And for reference, to counterbalance you, I have a friend who would pay $60 to own a game on a platform like Steam, but would be unwilling to pay $20 for the hassle of maintaining, storing, and plugging in physical media for the same game.

Well, I did say in one of my posts that I do download DRM-free games on my computer with some regularity, because I'm given a reasonable assurance that I can preserve them in the manner of my choosing. As much as I am a collector and do like having physical objects, as long as I'm relatively sure my game will still be there whenever I want to play it, whether that's several days or several years later, I don't necessarily need the case, manual, discs, etc.

As far as your friend, that's certainly a valid stance. As much as I don't use them, I'm glad services like Steam and GOG exist, since it gives consumers more choices and gives smaller developers the option of getting their games out in some manner as opposed to not at all. All I was saying way back in my first post was that, for me, I don't like the industry proceeding in a direction where all hard-copy games are big-budget, M-rated epics, and everything else is only available as a download. I can understand and respect people who'd be just as glad to see physical media disappear, though.

You know, CDs don't necessarily have a very long shelf-life. That permanence of the physical object is only an illusion - if it breaks, or the plastics decay, it's gone. Digital copies can be restored, the storefronts allow redownloads, and even without support from the vendors people will be able to get their stuff back, as there will be a bunch of people motivated to break the DRM and no-one motivated enough to fix it. And that's unlikely - most vendors have indicated that they'll work out a way around DRM verification when their storefronts close, and in other industries stores that have closed have been sued if their DRM systems have stayed up.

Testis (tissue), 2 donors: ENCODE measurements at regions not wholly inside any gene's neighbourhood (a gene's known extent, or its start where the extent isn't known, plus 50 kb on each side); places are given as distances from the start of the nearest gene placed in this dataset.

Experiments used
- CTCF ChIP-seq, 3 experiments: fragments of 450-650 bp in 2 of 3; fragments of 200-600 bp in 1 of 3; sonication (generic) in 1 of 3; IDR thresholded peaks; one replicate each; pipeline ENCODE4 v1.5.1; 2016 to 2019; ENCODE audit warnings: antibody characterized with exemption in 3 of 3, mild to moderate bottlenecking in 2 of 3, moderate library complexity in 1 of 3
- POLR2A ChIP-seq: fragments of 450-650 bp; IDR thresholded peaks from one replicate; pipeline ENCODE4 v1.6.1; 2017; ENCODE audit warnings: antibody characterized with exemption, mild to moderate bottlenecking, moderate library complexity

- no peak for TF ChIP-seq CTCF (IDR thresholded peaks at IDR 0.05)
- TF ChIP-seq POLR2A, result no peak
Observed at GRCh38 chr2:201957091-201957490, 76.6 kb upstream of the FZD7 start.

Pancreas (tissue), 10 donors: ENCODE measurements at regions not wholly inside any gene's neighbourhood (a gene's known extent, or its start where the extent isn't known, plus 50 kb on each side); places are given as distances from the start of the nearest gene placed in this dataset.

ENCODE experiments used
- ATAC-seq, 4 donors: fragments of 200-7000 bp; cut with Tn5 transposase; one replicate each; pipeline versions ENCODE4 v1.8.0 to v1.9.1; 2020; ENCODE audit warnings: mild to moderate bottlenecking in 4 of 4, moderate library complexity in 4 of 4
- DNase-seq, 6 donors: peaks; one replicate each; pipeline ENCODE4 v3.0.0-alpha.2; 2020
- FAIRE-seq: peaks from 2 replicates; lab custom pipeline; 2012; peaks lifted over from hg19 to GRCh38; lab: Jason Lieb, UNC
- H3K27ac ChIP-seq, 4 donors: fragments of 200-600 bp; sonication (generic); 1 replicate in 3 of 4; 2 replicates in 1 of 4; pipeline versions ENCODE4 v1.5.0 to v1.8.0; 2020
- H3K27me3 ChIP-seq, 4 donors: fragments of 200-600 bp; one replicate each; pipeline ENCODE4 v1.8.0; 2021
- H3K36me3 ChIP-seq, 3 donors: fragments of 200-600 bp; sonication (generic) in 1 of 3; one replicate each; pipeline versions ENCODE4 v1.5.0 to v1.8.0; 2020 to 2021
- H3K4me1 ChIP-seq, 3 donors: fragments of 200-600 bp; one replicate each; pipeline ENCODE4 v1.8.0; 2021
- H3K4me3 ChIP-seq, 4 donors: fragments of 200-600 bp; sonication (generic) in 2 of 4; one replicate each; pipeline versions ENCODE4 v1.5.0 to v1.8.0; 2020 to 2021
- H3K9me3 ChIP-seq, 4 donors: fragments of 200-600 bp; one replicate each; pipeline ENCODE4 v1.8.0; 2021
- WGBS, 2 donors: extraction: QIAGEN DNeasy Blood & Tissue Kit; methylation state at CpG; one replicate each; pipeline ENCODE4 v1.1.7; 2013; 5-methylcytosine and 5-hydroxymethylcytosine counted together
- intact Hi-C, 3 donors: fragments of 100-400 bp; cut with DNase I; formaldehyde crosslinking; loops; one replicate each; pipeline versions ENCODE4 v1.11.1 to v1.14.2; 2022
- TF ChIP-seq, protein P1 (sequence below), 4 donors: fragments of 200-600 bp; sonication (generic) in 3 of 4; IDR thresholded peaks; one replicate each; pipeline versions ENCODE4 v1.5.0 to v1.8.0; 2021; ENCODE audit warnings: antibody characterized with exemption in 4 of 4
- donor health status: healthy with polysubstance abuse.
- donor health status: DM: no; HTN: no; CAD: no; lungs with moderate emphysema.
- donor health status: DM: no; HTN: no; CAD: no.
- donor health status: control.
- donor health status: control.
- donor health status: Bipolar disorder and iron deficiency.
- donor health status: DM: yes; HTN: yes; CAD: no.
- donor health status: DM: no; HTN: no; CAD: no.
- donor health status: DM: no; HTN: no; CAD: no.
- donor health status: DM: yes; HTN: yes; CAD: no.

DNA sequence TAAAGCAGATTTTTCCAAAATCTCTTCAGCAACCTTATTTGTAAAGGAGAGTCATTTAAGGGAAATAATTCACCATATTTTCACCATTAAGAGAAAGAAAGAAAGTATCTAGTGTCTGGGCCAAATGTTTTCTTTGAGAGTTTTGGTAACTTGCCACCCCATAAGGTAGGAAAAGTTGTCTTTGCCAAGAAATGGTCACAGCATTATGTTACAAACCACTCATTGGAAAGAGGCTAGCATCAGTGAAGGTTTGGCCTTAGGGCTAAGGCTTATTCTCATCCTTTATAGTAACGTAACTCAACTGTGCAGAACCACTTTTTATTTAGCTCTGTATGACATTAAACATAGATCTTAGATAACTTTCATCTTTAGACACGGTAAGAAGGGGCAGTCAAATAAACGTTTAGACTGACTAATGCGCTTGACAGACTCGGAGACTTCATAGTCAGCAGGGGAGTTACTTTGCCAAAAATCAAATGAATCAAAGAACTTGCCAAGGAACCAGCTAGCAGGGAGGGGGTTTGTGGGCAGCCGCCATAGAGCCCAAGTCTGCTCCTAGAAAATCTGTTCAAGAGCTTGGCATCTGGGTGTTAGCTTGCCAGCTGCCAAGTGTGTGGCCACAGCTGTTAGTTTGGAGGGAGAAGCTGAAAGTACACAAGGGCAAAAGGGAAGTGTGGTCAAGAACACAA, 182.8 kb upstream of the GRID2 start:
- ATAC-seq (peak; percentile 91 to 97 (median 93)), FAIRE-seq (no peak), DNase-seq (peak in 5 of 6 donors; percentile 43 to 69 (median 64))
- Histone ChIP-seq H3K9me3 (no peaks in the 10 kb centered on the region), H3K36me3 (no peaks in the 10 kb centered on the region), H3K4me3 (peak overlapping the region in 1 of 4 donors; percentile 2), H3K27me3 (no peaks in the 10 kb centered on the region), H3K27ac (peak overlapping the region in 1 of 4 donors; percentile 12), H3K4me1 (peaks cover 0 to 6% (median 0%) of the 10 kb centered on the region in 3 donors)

I understand that, in the grand, cosmic sense all physical things are ultimately temporary, but I still think physical media breaking down is the exception rather than the rule. The vast majority of my NES, Genesis, Gameboy, and SNES games all still work flawlessly, and all the music CDs I bought as a kid still play fine. Obviously things wear out, but if you take good care of them, most CDs, cartridges, and DVDs will last a pretty long time. As I've said a few times already, though, I don't necessarily have a problem with things transitioning away from physical media providing the consumer is given the same degree of control over his or her digital objects that he or she is given over his or her physical objects.

Maybe it's because my job revolves around copyright, but I have a very bleak view of copyright/DRM in the coming years. I actually feel the exact opposite of you, as I think companies have significant incentives to ruthlessly protect their copyrights with DRM and no reasons to let their copyrights lapse. I don't know how it is in other countries, but in the U.S. copyright law has swung drastically in favor of rights holders in the last few decades, and it's gotten incredibly easy for large companies to maintain a stranglehold on their copyrighted works. I mean, when you think about it, if you lose access to a game you purchased, that's great for the company because now you have to purchase it again if you want to play it again. Meanwhile, if they make an effort to ensure you get perpetual access to games you've bought from them it's more work on their part and they don't see any additional money from you. Yes, there could eventually be some kind of consumer backlash, but I think most commercial entities are fairly shortsighted in that regard. I honestly feel that the eventual goal of most media companies that are going digital is to transition from a purchasing model where you pay once to a leasing model where you pay over, and over again for something you never really own.

But, hey, if things do eventually go the way you predict, where vendors and rights holders make a concerted effort to ensure that customers are able to continue using their games they've downloaded, I'll be more than happy to embrace it. I just think it's too early to say that for sure, since this whole phenomenon is still very young. And if going by past corporate performance is any indication, I think we're in for a bumpy ride.